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Smooth Muscle Layer (of Efferent Lymphatic Vessel)
Lymphoid System

Smooth Muscle Layer (of Efferent Lymphatic Vessel)

Myocytus levis

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Quick Facts

Smooth muscle is a type of muscle without transverse striations in its constituent fibers; it is found in the walls of the viscera and vessels and in the dermis and is not under voluntary control (Dorland, 2011).

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Afferent lymphatic vessels contain one or more layers of smooth muscle cells. Efferent lymphatic vessels contain several layers of smooth muscle (6). It has both sympathetic and parasympathetic innervation, therefore, by innervating the smooth muscle cells in the wall of the vessel, they are capable of producing rhythmic contraction. This rhythmic contraction helps the return of lymph back to the venous system, which is also aided by external movements, such as muscle movements and movements from the arteries and veins. This collectively is known as lymph propulsion (7).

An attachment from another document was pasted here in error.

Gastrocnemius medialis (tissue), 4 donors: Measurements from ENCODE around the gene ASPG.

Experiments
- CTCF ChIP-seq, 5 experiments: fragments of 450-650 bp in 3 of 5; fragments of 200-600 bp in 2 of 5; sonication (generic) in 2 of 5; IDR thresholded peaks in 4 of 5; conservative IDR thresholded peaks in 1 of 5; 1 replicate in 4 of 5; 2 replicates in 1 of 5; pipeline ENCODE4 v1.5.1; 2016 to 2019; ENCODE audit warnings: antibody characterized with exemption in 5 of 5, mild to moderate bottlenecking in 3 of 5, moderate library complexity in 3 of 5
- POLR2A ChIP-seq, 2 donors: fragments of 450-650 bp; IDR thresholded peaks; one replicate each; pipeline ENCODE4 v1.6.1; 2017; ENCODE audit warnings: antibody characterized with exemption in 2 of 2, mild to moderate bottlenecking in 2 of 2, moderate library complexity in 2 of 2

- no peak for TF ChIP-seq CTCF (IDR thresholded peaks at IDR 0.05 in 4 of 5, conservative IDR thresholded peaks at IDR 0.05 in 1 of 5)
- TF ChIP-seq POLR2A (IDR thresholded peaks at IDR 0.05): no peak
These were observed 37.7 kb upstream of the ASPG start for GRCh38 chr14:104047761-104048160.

The smooth muscle layer of the vessel aids the spontaneous contraction of the lymph vessels, thus, driving the propulsion of lymph through the vessels.


Dorland, W. (2011) Dorland's Illustrated Medical Dictionary. 32nd edn. Philadelphia, USA: Elsevier Saunders.

Margaris, K. N. and Black, R. A. (2012) 'Modelling the lymphatic system: challenges and opportunities', J R Soc Interface, 9(69), pp. 601-12.

Rovenska, E. and Rovensky, J. (2011) 'Lymphatic vessels: structure and function', The Israel Medical Association Journal, 11, pp. 762-768.

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